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A top Soviet economist encouraged the U.S. to help improve Soviet-Japanese relations in a speech yesterday.
Vladimir Ivanov, deputy director of a think-tank that advises Soviet President Mikhail Gorbachev, told a Coolidge Hall audience of about 30 that a new world order could not be established until diplomatic tensions in the North Pacific are resolved. America, he said, can play an influential role in such a process.
Ivanov, deputy director of the Center on Asia and the Pacific at Moscow's Institute of World Economics and International Relations, said that "very important confidence-building measures between Moscow and Washington" led to last year's meeting between Gorbachev and South Korean President Roh Tae Woo in San Francisco.
A similar diplomatic effort is the only hope for an improvement in relations between the USSR and Japan, Ivanov said. "Historically, these two have been the least compatible countries," he said, noting that the two have waged war against each other five times in the 20th century.
Ivanov said Japan has displayed an adversarial attitude at three recent summit meetings. He said that at the Venice meeting, Japanese Prime Minister Toshiku Kaifu proposed a deployment of U.S. missiles in Alaska to pressure the Soviets to withdraw missiles from the North Pacific. And in Houston, Ivanov said, Japan initiated discussion about control of four islands just north of Japan that the Soviets have occupied since World War II.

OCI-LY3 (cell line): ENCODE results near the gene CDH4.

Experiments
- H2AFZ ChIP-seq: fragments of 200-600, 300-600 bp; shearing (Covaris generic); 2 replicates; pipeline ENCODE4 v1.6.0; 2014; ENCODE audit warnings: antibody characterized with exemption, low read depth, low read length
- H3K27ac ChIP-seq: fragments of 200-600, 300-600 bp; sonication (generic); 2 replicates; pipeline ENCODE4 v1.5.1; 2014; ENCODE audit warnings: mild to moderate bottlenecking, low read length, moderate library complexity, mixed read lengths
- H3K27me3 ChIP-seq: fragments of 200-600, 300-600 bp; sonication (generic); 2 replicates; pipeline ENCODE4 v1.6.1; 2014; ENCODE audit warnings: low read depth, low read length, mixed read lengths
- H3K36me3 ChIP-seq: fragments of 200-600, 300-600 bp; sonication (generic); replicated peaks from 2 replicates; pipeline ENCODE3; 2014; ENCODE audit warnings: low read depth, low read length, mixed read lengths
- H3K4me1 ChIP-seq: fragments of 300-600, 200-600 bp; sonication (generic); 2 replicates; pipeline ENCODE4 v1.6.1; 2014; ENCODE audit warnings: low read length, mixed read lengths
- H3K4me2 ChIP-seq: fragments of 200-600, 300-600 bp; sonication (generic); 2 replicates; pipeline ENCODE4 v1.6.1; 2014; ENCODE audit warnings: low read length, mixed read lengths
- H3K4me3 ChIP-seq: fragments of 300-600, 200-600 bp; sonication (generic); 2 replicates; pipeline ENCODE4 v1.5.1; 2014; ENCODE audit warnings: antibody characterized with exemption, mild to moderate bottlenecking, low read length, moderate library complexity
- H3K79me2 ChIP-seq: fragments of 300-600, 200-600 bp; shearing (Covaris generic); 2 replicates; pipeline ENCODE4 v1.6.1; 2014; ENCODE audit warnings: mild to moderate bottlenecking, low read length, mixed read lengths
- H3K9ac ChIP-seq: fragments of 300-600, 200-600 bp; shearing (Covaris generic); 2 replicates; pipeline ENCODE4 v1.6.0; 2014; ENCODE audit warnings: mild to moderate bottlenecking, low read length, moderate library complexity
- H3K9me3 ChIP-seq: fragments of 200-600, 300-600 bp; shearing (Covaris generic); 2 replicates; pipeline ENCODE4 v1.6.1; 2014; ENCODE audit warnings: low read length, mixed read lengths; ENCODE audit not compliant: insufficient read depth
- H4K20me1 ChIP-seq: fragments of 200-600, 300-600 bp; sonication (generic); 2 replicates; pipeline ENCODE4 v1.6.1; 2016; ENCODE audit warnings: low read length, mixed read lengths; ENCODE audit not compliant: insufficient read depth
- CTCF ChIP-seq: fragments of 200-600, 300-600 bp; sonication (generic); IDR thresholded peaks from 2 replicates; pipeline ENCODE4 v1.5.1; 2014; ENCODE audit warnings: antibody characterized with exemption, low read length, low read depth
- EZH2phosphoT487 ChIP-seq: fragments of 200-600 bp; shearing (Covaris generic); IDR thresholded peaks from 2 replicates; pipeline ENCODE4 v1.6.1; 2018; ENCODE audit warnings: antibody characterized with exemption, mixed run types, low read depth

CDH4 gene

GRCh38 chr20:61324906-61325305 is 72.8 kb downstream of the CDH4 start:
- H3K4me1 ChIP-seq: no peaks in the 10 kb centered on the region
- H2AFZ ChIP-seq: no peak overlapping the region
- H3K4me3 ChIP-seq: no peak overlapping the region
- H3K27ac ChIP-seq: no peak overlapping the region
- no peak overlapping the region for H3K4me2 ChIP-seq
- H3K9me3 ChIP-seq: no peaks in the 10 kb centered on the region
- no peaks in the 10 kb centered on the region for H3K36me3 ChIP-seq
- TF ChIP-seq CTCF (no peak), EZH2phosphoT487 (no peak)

Ivanov said there may be a sentiment of "arrogance" in Japan because of a feeling that it was the "winner of the Cold War." As the Soviet Union is forced to face crisis after crisis and the U.S. loses its influence as a major financial power, "Japan can take a risk of not improving relations with the USSR," he said.
The U.S. can improve relations by continuing to negotiate arms reductions, Ivanov said. This would diminish traditional Japanese fears of the Soviet Union as an enemy in the North Pacific, he said.
In addition, the U.S. could broaden the channels of communication between Japan and the USSR and act as a broker of economic assistance between Tokyo and Moscow. Such an arrangement, he argued, "can change the whole structure of international relationships." And, Ivanov added, this could have "very direct and substantial effects on China's political reforms."
But more immediately, Ivanov said, the USSR could utilize new-found knowledge about successful Japanese economic strategies to help revamp the ailing Soviet economy. And if Soviet defense-oriented industries are converted to civilian-oriented industries, there would be less military tension between Japan and the USSR, he said.
Finally, Ivanov said, a U.S. role as go-between for the two nations would benefit the U.S., as reduced tensions in the North Pacific would allow it "to cut its defense spending and have more money to compete [economically] with Japan."
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